Is Jealousy a Good Thing in your Relationship? | Private Therapy Clinic
Wednesday, 08 Jan 2020

Is Jealousy a Good Thing in your Relationship?

By Dr Becky Spelman
Is Jealousy a Good Thing in your Relationship? | Private Therapy Clinic

Why are you in a relationship in the first place, and what keeps you there? Seriously? Relationships have peculiar dynamics, which are as rich and varied as each passing day. We ultimately want to be with someone because on some level, it completes a part of our soul. That’s the romantic notion. But once you’re several years down the road of a long-term partnership, what keeps you there? You would say love and loyalty. And you’d be right on the mark. But there is a subtext to love that doesn’t always receive its fair hearing. Jealousy, for all its negative connotations, could be the thing that’s holding together the fabric of your relationship.

Evolutionary Psychologists have long theorised that jealousy is one of the fundamental mate retention strategies we employ. And on it’s hard to deny its importance. Jealousy can be taken one of two ways. Either as a heightened sense of affirmation of commitment – loving jealousy. Or, on the opposite end of the spectrum, as a manifestation of your insecurities and that you aren’t worthy of your partner’s love – possessive jealousy. The fear of abandonment.

In a certain sense, jealousy represents the scales that balance the commitment you feel towards your partner. It can be a healthy emotion in the right doses. But tip too far into one polarity, and it spells either the loss of freedom or the loss of passion. For the spark to stay alive, there has to be some amount possessiveness. Not in the way that you limit or objectify your partner as a thing that only you have access to. But more in a sense that you value companionship and would be lost without them.

Jealousy entails territorialism. We still aren’t that far removed from our ancestors who lived as hunter-gatherers. Mating used to be seen as the preserve of only the strong. And that disposition still lives on within us through our ancestral DNA memories. Protecting our family unit is as much as alive in us as the migratory patterns are in the birds that fly south every winter. It’s an intrinsic part of our being to seek out and protect what we have. Of course, there is love that drives the primacy. But that doesn’t obscure the fact that it’s there.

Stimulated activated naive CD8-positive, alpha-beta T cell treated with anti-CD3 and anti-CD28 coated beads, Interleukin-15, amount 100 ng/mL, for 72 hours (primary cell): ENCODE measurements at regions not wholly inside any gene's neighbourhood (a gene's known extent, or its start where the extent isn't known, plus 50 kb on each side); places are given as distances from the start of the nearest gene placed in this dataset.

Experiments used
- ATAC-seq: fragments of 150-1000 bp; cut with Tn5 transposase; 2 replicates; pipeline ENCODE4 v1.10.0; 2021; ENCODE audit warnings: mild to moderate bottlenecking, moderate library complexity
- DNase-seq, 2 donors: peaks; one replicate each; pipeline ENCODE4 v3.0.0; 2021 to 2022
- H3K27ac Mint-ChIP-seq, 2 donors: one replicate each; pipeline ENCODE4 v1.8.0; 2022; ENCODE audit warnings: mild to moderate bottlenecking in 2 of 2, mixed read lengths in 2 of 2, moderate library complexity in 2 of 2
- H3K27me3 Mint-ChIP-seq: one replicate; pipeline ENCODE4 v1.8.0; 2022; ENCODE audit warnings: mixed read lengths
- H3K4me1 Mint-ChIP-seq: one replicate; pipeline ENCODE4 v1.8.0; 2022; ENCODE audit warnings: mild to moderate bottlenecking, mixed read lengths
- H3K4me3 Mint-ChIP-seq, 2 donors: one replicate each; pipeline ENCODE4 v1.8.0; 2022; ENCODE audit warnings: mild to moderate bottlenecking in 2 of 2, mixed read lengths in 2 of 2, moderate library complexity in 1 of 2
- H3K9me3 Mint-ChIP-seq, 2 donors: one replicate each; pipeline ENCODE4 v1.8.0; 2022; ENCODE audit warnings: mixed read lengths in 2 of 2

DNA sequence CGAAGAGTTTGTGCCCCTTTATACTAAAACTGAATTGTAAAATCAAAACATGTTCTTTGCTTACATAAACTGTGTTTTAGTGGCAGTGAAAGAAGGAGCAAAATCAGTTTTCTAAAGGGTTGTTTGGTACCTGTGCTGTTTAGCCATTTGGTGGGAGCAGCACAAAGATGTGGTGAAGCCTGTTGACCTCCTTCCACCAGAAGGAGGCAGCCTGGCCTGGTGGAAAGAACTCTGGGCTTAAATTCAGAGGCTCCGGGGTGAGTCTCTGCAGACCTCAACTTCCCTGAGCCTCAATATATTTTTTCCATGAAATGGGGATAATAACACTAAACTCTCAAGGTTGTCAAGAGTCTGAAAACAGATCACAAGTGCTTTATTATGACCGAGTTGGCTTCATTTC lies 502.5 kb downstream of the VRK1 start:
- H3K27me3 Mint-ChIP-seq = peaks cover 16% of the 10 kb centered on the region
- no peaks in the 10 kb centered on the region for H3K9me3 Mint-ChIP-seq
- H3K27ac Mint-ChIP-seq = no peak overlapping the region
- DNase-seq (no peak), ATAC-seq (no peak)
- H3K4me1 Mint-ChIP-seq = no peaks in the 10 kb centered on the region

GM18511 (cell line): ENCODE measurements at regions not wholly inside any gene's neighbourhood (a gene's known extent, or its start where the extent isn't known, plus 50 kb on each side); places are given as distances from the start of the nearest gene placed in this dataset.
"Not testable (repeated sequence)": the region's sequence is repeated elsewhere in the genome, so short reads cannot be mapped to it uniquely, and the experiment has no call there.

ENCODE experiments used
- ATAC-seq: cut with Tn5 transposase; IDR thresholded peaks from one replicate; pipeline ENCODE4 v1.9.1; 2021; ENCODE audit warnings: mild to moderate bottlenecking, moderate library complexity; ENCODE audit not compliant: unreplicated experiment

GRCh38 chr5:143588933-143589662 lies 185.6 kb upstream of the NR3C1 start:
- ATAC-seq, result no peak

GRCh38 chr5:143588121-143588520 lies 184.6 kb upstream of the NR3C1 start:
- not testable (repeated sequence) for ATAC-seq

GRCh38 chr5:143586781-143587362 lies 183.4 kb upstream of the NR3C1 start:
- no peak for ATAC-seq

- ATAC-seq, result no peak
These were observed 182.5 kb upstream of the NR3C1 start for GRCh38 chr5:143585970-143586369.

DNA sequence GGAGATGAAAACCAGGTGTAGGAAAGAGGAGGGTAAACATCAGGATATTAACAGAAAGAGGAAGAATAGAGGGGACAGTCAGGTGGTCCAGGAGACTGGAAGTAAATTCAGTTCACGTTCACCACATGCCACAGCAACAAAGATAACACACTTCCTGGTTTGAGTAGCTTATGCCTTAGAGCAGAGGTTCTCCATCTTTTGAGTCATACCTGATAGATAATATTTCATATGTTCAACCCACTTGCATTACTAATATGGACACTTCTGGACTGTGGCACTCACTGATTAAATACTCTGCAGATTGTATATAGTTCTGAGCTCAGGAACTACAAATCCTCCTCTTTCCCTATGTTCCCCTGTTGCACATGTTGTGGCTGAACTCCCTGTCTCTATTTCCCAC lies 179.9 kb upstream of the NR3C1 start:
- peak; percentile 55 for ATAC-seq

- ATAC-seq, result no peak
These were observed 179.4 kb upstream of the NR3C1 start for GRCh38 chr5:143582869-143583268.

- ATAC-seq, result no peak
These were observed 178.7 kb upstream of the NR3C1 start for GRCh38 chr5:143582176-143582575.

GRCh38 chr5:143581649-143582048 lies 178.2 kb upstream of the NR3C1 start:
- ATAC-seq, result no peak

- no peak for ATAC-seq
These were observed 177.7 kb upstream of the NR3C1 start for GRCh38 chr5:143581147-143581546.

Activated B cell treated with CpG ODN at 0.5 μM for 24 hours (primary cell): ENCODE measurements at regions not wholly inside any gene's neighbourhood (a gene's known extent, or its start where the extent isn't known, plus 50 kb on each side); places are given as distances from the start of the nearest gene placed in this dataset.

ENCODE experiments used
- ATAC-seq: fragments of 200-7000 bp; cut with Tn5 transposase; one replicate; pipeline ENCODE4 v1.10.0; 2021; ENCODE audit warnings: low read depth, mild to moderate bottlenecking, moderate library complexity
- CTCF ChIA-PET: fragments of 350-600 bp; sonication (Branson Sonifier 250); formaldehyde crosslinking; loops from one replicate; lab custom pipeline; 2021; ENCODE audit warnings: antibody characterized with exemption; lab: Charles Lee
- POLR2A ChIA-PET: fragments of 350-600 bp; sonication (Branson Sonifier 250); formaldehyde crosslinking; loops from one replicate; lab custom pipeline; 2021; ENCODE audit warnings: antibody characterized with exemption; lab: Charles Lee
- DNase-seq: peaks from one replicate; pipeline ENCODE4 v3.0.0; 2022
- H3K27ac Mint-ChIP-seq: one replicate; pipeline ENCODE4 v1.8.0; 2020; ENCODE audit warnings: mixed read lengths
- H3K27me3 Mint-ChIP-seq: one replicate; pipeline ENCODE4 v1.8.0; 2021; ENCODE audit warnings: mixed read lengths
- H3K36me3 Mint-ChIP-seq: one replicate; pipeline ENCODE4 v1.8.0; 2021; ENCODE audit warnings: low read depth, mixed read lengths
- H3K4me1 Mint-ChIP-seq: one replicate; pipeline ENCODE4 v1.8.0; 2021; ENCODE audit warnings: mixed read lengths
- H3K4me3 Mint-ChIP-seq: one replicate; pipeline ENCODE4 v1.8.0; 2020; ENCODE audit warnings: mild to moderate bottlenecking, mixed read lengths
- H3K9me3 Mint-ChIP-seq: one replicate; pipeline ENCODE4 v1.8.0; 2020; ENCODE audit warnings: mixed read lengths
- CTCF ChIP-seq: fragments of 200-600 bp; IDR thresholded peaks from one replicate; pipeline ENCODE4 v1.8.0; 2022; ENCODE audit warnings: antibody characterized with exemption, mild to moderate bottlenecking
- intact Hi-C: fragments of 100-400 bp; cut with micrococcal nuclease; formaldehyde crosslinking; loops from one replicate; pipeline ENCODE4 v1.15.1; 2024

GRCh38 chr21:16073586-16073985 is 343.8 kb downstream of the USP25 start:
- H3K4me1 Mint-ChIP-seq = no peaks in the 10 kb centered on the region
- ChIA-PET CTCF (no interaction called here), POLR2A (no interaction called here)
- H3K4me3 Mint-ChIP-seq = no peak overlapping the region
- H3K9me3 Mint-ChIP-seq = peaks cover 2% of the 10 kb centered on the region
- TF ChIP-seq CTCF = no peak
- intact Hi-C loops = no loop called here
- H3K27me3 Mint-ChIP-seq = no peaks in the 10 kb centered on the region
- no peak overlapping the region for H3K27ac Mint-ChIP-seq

When competition for our mates came along in days of old, we fought for their love. You can still see it today in clubs where over-exuberant males have ‘danced’ too close to someone else’s partner. Boundaries are drawn. Sometimes overly firm boundaries. And here is where the discussion takes on a further shade of grey. How much boundary setting is too much? Where does respect end and aggression begin? I obviously don’t condone fighting. But if there is no protection of partner when there is clear interest from another party, what does that communicate about your commitment? As we’ve discussed. It’s fine line between authentic love and unhealthy attachment.

Jealousy has ruined many relationships. It can be a petty and destructive emotion. There’s no doubt. It can be weaponised and used against someone in the form of emotional abuse and even blackmail in some extreme instances. But still, there is no getting away from its role in a happy well-functioning relationship. It can be a sexy, vivacious emotion when it’s expressed passionately as a reaffirming of love. But you need to be on good terms with yourself to make it work. Recognising your jealousy as a sign of love is a hard concept to reconcile. It’s such an oppressive feeling. But when you do, it’s a release like no other. It brings an acceptance and letting go fear, which from there, allows you to lay the foundations for a peaceful, harmonious relationship.

About the author:

Dr Becky Spelman is a leading UK Psychologist who’s had great success helping her clients manage and overcome a multitude of mental illnesses.

***If you’re struggling with relationship issues and think you might benefit from speaking to someone about your situation, we offer a FREE 15-MINUTE CONSULTATION with one of our specialists to help you find the best way to move forward. You can book yours here.

References

Webmd. (19th Dec 2019) What is Jealousy Delusional Disorder? Retrieved on 11th December, 2019 from, https://www.webmd.com/schizophrenia/qa/what-is-persecutory-delusional-disorder

Psychcentral. (21st Aug 2018) The Poisonous Effect of Jealousy on Your Relationship. Retrieved on 11th December, 2019 from, https://psychcentral.com/blog/the-poisonous-effect-of-jealousy-on-your-relationship/

Psychology Today. (28st Oct 2014) What’s Really Behind Jealousy, and What to Do About It. Retrieved on 11th December, 2019 from, https://www.psychologytoday.com/gb/blog/close-encounters/201410/whats-really-behind-jealousy-and-what-do-about-it

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